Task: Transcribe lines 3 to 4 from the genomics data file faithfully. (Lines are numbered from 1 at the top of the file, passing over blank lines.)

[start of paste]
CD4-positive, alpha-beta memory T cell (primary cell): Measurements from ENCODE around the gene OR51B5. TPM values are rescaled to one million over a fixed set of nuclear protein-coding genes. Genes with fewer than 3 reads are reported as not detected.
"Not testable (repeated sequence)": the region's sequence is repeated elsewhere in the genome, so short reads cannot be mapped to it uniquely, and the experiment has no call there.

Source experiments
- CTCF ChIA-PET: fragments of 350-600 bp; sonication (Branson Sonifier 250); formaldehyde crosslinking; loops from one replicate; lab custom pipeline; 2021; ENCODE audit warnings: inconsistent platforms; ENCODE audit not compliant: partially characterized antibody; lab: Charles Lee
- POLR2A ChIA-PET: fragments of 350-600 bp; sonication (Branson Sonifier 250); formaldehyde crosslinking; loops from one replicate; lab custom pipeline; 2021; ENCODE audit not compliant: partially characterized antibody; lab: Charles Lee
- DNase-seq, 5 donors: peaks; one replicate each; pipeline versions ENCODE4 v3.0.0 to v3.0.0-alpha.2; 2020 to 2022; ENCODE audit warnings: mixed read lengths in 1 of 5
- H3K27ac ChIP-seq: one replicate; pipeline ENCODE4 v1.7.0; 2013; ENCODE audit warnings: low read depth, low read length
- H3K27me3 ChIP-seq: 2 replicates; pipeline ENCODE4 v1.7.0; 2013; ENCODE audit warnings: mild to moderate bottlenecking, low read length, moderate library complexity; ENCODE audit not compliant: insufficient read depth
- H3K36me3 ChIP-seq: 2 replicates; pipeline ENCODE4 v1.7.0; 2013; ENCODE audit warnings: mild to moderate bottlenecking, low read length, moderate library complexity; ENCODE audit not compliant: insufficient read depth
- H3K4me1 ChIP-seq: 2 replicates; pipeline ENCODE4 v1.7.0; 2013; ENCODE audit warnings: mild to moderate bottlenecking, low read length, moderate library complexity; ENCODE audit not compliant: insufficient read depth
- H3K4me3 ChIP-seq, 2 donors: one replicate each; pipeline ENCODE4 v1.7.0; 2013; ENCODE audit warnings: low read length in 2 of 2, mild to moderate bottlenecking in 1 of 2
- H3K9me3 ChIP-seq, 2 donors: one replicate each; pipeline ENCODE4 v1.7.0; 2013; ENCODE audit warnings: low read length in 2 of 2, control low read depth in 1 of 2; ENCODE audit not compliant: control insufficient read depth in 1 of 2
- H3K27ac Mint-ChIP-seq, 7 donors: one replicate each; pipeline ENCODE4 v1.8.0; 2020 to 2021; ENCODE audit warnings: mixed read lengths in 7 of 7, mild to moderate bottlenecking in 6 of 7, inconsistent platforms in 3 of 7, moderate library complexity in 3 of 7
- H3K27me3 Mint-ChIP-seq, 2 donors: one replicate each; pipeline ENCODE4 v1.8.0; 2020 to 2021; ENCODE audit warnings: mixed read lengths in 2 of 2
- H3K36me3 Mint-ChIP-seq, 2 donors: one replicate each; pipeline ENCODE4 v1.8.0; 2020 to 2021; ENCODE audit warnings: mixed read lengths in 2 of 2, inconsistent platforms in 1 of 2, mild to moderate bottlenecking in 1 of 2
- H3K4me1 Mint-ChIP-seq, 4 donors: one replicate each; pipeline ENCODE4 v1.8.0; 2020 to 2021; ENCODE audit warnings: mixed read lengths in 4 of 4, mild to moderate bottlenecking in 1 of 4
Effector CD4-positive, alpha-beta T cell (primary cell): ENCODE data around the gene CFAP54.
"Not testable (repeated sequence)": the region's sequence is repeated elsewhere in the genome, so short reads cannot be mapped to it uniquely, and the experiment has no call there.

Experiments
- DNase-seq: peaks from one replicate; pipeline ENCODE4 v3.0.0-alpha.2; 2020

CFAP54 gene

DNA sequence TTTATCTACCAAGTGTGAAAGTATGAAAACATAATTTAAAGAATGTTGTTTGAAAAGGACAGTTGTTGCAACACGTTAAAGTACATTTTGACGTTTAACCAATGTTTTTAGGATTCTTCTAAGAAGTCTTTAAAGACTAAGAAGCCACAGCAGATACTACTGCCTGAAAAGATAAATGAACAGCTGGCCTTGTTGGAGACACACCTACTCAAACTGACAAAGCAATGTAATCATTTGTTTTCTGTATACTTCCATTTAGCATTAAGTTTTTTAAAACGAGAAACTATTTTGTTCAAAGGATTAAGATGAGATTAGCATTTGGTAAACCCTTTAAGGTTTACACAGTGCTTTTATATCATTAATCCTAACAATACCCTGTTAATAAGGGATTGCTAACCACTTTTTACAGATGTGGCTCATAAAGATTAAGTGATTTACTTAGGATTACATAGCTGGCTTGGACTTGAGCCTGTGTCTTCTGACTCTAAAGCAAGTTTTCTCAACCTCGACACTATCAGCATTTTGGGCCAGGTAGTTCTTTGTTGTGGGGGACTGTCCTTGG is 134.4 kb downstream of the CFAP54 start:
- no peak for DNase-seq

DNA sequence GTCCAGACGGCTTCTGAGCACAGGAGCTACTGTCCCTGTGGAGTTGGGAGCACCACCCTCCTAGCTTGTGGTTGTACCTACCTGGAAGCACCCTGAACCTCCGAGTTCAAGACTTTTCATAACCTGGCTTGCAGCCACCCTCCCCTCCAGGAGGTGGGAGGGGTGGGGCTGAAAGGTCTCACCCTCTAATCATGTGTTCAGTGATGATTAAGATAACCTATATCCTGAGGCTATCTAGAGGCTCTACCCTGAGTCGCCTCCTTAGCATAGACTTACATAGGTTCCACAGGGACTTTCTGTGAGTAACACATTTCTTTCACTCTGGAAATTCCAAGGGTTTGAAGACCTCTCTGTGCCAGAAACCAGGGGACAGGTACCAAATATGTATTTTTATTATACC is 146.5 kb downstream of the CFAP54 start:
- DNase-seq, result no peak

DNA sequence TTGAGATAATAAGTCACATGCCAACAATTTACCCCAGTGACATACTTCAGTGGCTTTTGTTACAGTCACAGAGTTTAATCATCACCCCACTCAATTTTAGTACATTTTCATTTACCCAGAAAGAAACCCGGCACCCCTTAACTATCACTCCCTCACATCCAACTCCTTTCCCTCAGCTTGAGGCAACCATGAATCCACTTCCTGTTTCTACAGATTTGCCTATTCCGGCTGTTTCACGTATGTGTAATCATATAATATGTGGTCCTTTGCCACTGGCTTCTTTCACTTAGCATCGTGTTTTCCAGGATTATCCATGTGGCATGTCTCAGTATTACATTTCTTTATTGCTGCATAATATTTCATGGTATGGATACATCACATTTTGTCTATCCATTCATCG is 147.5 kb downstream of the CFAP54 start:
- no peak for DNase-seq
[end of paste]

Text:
Source experiments
- CTCF ChIA-PET: fragments of 350-600 bp; sonication (Branson Sonifier 250); formaldehyde crosslinking; loops from one replicate; lab custom pipeline; 2021; ENCODE audit warnings: inconsistent platforms; ENCODE audit not compliant: partially characterized antibody; lab: Charles Lee